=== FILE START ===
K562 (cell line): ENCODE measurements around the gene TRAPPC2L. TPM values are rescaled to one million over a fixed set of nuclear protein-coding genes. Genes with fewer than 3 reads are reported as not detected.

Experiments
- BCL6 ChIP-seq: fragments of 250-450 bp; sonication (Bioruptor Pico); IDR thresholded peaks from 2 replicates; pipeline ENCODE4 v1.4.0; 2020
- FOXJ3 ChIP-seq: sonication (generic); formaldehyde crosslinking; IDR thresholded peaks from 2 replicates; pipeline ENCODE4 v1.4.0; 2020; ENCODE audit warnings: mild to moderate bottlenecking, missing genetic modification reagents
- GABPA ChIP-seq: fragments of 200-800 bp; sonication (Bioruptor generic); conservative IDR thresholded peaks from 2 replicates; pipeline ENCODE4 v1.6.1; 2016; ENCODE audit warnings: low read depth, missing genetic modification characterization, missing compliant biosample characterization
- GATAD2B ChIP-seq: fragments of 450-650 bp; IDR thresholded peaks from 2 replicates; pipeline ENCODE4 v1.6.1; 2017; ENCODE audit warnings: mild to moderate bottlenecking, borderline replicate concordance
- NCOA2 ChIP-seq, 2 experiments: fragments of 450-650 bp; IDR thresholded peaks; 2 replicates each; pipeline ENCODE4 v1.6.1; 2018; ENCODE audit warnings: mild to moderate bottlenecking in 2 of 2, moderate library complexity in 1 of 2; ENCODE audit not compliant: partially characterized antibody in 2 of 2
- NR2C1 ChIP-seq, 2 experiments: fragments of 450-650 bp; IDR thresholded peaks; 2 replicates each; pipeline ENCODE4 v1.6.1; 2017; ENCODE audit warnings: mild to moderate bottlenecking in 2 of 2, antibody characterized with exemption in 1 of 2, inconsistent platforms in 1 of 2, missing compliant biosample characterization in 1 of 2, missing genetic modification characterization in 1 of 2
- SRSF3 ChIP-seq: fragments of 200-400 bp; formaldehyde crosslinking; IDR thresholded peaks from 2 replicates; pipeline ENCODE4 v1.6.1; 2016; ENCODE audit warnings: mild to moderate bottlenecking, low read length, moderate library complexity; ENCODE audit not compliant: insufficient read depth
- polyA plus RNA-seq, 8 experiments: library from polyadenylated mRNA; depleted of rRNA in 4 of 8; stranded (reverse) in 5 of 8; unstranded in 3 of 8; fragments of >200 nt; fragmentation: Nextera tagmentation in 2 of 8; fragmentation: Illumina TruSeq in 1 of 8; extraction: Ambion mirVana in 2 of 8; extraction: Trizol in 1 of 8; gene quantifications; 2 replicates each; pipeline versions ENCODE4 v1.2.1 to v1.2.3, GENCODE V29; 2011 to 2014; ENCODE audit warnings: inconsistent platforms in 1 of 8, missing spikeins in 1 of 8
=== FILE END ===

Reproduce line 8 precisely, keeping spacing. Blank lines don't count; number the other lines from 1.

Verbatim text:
- NR2C1 ChIP-seq, 2 experiments: fragments of 450-650 bp; IDR thresholded peaks; 2 replicates each; pipeline ENCODE4 v1.6.1; 2017; ENCODE audit warnings: mild to moderate bottlenecking in 2 of 2, antibody characterized with exemption in 1 of 2, inconsistent platforms in 1 of 2, missing compliant biosample characterization in 1 of 2, missing genetic modification characterization in 1 of 2